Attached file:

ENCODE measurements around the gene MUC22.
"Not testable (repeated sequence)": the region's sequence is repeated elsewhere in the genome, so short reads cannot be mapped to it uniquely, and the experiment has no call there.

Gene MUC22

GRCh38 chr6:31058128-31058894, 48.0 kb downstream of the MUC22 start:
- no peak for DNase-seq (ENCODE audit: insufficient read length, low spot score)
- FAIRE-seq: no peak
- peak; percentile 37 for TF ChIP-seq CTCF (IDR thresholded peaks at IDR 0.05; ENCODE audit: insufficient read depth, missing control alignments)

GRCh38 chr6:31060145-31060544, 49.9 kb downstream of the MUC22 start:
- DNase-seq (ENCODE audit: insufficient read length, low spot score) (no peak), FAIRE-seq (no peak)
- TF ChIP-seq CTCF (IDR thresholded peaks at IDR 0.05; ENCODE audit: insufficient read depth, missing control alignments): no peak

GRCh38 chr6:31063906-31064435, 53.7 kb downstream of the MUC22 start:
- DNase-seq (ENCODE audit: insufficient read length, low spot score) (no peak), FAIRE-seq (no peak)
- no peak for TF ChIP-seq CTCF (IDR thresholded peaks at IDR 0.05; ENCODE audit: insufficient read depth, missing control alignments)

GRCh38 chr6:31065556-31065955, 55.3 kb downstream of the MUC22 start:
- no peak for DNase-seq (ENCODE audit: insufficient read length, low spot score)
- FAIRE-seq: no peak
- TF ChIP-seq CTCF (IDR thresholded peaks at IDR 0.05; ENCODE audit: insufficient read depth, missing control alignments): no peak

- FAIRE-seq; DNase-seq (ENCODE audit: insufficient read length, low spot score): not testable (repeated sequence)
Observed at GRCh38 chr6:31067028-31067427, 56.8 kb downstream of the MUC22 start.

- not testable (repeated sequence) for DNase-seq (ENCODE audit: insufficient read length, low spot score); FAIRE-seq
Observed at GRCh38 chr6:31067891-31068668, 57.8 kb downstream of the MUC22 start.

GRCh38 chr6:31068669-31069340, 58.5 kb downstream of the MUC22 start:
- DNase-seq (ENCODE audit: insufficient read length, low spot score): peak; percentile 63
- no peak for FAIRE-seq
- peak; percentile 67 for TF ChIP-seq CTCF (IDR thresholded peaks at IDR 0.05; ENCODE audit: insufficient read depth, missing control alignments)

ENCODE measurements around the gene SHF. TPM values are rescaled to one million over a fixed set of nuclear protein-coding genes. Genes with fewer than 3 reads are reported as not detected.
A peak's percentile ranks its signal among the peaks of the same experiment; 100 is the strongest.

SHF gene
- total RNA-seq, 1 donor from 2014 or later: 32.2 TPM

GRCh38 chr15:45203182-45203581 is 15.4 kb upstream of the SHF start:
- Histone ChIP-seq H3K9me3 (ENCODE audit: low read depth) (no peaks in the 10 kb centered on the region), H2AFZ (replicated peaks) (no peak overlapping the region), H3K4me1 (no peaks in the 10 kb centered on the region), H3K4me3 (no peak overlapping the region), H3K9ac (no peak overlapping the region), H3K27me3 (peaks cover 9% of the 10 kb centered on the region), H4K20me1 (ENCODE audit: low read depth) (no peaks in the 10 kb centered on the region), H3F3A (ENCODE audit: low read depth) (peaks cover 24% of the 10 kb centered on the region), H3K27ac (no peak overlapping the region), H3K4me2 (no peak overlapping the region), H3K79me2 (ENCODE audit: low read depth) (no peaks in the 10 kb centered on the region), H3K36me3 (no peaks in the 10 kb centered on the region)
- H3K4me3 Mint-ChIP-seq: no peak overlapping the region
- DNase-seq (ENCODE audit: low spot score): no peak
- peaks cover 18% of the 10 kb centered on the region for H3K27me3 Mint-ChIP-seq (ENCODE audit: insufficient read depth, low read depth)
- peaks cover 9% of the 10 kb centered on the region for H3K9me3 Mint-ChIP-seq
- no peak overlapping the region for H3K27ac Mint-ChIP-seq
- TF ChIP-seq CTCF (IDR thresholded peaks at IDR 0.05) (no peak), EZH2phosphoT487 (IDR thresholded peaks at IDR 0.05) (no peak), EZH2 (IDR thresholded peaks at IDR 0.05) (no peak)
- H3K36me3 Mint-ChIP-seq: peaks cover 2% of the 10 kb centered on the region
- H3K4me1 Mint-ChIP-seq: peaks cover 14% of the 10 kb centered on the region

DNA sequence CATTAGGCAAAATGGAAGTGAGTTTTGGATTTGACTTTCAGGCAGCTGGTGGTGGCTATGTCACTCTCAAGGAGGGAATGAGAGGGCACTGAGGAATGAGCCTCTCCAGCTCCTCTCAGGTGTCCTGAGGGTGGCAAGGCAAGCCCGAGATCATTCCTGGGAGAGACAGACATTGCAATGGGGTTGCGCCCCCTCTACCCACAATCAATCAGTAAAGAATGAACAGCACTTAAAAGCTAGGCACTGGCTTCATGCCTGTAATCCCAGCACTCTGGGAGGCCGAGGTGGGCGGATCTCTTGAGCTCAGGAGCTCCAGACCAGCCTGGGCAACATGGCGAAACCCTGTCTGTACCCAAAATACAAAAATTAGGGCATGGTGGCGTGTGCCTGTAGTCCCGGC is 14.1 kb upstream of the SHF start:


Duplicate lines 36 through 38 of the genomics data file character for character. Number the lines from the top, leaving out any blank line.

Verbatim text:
- no peak overlapping the region for H3K27ac Mint-ChIP-seq
- TF ChIP-seq CTCF (IDR thresholded peaks at IDR 0.05) (no peak), EZH2phosphoT487 (IDR thresholded peaks at IDR 0.05) (no peak), EZH2 (IDR thresholded peaks at IDR 0.05) (no peak)
- H3K36me3 Mint-ChIP-seq: peaks cover 2% of the 10 kb centered on the region